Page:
- "But Scripture never says that that was the purpose of the Psalter, and that view has been challenged recently by some who have maintained that the Psalter was collected, not as a hymnbook, but as a book for meditation." Frame, Worship in Spirit and Truth, p. 125. Frame cites J. McCann and G. Wilson.
- E.g., NIV. Psalmos has two usages in the NT. The first usage is to refer to the OT Psalms. 1 Cor. 14:26 is classified under the second usage, "of Christian songs of praise," by BAGD, A Greek-English Lexicon of the NT (Chicago: University of Chicago Press, 1979).
- Stephen Pribble shows that these three terms are generic in The Presbyterian Advocate (Nov-Dec, 1993), pp. 25-30.
- In Col. 1:9 Paul is thinking "of the wisdom of the Spirit as the daily need of every Christian, not a gift of revelation to bring the Word of Christ." Edmund P. Clowney, The Church (Downers Grove: InterVarsity Press, 1995), p. 136.
- "It is the wisdom that is the enduement of the Spirit-filled church, taught by the Word of Christ, that enables them to admonish and teach one another; they do so in psalms, hymns, and spiritual songs. Paul's expression shows that he is thinking of the wisdom that composes psalms, and therefore not of the Psalms of David." Clowney, p. 136.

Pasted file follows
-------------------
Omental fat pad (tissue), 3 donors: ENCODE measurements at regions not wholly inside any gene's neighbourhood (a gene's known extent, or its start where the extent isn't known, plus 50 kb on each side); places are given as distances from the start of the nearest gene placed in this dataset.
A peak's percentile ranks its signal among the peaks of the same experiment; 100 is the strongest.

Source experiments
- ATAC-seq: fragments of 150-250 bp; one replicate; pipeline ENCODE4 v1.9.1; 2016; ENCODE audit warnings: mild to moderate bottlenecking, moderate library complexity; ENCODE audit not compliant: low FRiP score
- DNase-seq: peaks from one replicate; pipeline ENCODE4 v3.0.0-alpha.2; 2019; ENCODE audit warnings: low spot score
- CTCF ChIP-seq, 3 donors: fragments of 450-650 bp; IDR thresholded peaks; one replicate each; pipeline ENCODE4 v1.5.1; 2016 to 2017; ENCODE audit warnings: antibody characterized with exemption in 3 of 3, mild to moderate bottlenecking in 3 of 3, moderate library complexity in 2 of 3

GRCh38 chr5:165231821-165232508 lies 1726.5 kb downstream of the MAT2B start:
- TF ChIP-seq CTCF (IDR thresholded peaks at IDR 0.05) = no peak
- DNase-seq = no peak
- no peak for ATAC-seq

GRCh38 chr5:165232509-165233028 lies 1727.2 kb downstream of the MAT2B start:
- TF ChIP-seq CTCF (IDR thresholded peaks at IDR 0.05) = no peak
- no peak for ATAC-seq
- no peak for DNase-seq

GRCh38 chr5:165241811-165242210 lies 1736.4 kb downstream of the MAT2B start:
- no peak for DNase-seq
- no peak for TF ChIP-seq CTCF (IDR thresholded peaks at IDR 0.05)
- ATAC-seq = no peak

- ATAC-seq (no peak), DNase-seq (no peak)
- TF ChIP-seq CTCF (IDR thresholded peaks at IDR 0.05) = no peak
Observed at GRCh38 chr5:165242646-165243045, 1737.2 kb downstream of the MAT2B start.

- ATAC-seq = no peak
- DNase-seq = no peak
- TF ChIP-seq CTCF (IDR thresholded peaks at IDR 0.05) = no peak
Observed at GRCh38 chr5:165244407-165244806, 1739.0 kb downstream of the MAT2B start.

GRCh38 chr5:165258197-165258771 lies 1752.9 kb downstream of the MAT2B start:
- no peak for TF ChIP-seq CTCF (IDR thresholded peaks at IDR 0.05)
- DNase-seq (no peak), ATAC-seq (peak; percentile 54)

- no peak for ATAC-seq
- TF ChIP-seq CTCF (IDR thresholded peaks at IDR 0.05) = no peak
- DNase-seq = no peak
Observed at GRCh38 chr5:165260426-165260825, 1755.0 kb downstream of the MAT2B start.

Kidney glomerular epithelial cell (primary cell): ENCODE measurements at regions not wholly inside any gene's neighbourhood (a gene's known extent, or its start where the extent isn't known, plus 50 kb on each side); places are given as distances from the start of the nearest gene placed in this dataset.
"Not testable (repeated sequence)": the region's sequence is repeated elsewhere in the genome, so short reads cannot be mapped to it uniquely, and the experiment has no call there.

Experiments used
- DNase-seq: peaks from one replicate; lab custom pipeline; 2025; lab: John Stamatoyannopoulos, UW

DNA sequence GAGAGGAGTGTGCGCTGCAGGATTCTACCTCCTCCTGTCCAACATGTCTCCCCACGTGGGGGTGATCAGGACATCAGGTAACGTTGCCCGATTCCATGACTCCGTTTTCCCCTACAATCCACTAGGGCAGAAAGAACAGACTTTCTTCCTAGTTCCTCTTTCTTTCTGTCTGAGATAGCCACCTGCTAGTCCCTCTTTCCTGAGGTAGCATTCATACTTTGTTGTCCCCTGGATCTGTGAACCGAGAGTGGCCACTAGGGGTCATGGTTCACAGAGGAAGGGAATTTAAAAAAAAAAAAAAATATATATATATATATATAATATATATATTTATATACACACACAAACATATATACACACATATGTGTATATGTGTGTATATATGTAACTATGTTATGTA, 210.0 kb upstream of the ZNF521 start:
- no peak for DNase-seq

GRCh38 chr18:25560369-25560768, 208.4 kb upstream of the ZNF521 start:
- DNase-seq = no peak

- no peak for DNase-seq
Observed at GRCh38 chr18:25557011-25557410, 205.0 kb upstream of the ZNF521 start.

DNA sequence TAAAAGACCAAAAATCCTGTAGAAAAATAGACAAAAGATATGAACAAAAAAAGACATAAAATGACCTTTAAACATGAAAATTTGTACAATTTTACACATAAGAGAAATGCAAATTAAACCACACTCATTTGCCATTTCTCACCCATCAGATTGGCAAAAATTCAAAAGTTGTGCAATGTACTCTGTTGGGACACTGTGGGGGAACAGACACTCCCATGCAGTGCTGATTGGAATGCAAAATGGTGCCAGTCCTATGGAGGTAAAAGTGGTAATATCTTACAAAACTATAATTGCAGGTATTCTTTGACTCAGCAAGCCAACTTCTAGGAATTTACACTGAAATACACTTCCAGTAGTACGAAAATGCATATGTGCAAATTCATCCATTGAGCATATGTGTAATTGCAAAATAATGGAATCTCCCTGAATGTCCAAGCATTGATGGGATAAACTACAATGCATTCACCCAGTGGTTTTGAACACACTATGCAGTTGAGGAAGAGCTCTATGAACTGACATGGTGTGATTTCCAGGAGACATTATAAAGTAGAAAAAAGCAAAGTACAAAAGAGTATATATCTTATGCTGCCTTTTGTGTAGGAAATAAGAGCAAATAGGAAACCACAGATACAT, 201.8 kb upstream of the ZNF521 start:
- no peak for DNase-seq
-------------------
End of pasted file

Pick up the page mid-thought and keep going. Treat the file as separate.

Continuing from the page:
- Frame, p. 133 n3.
- For a more detailed defense of this exegesis see Clowney, "Song in Worship: the Fruit of the Richly Indwelling Word of Christ" (Escondido: Westminster Theological Seminary); Peter T. O'Brien, Colossians, Philemon, Word Biblical Commentary 44 (Waco: Word Books, 1982), pp. 207-10; Poythress, "Ezra 3 … (concluded)," WTJ 37 (Winter 1975), pp. 220-24.
- "Hymns are a form of teaching in Colossians 3:16, and will thus require words different from those in Scripture." Frame, p. 127.
- I am assuming a cessationist position here. For the case against the present continuation of the extraordinary gifts, see Richard B. Gaffin, Jr., Perspectives on Pentecost (Phillipsburg: Presbyterian and Reformed, 1979); Gaffin, "A Cessationist View," in Are Miraculous Gifts for Today? Four Views, ed. by Wayne A. Grudem (Grand Rapids: Zondervan, 1996); and O. Palmer Robertson, The Final Word: A Biblical Response to the Case for Tongues and Prophecy Today (Edinburgh: Banner of Truth, 1993).